House of Villains immediately declares its intention: its cast of villains are not there to be celebrated and placed on untouchable pedestals, but recognized for their personas and called on their buffonery.
Survivor’s Johnny Fairplay shows up to the “Villain’s Lair”—(sic), you poor apostrophe in the wrong place—gets out of the car, walks into the house. “Sorry, let me start over,” he says. He re-walks into the house and repeats lines in the confessional because “that didn’t feel natural.”
It’s not unusual for a reality TV show to reshoot a moment like that, just as we have seen editors keep in an aside that would otherwise be cut.
But House of Villains saves itself from being a middling competition by sharply using editing to repeatedly and strategically undercut the egos and well-worn performances of its contestants.
For House of Villains (E!, Thursdays at 10), the producers have gathered together 10 villains—some icons of reality television, some who are clearly helping the producers get to 10 so they can have a full season:
- Anfisa Arkhipchenko from 90 Day Fiancé
- Johnny Bananas from The Challenge
- Shake Chatterjee from Love is Blind
- Jonny Fairplay from Survivor
- Bobby Lytes from Love & Hip Hop
- Corinne Olympios from The Bachelor
- OMAROSA from The Apprentice
- Tiffany “New York” Pollard from Flavor of Love and I Love New York
- Jax Taylor from Vanderpump Rules
- Tanisha Thomas from Bad Girls Club
Watching some of these people interact is quite entertaining. Bobby Lytes calls Tiffany “New York” Pollard “one of my idols.” Tiffany sees Shake and says, “I don’t want him in here.”
Shake is baffled at how much money Jax makes off of his reality TV infamy, while Jax talks about how his manager told him to prepare for the competition, and he ignored that advice.
Omarosa is back on TV again, part of her post-$179,700 a year Trump White House job tour of reality TV shows, which has so far included Celebrity Big Brother and Big Brother VIP in Australia.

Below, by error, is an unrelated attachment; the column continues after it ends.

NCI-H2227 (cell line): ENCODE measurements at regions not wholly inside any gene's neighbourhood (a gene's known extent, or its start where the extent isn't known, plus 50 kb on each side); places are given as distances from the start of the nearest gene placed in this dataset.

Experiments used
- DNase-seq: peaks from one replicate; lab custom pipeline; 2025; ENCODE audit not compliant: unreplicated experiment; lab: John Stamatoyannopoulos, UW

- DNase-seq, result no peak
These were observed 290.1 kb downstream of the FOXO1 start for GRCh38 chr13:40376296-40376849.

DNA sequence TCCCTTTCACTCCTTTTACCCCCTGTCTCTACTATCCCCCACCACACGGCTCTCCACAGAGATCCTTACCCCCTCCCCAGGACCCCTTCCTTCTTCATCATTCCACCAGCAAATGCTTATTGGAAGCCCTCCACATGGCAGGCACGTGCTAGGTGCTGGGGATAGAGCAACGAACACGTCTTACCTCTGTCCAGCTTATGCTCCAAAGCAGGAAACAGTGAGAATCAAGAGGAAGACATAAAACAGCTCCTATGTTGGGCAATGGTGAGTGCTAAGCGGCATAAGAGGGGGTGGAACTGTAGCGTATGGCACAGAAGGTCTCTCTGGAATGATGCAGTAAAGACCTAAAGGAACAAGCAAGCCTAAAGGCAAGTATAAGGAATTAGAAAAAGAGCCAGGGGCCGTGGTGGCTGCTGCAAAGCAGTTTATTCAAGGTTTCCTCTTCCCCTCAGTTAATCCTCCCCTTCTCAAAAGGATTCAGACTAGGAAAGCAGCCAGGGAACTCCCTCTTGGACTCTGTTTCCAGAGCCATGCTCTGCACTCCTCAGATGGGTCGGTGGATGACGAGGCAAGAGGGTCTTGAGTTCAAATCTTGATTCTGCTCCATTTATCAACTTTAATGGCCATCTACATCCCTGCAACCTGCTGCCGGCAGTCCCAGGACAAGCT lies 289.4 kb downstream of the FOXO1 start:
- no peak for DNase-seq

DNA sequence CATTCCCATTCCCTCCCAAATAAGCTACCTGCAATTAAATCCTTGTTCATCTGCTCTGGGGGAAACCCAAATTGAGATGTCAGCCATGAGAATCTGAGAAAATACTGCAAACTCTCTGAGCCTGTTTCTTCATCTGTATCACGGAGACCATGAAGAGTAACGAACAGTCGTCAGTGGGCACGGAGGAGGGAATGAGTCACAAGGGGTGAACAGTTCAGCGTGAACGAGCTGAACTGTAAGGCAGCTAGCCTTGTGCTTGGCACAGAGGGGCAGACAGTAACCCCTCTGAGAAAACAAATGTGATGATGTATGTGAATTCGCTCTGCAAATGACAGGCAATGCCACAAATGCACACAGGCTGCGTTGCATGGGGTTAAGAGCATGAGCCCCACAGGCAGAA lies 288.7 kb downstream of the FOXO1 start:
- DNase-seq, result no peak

Omarosa enters the house floating on a cloud of her own farts, which she’s acting like are chariots spun by aliens. “It’s Omorosa, with an O,” she tells Shake, and calls Bobby “eyebrows.”
While discussing an alliance with Shake, apparently moments after she’s entered the house, Corrine introduces herself and asks Omarosa’s name.
Omarosa doesn’t say her name, but instead responds, “Google, it’ll help you.” Corinne walks away, and then decides to earn her spot in the house, yelling: “I call that trying way too fucking hard, so have a great day, bitch.”
It is trying too hard, on both their parts. Johnny Bananas is one of the more low-key personalities, that’s how much everyone is fighting for screen time. (“I now see why Omarosa is an absolute villain,” he says.)
Watching all of that preening and performing of well-worn personas is teetering on the edge of unbearable and/or exhausting, but what makes House of Villains watchable is the editing.
The editing mocks its cast and winks at the audience, but not so much that it becomes exhausting itself. I would probably not mind turning up the dial one more notch.
“I’m mentally physically enough to be here,” Jax says, and then the editing record-scratches and rewinds to show him saying that word salad again.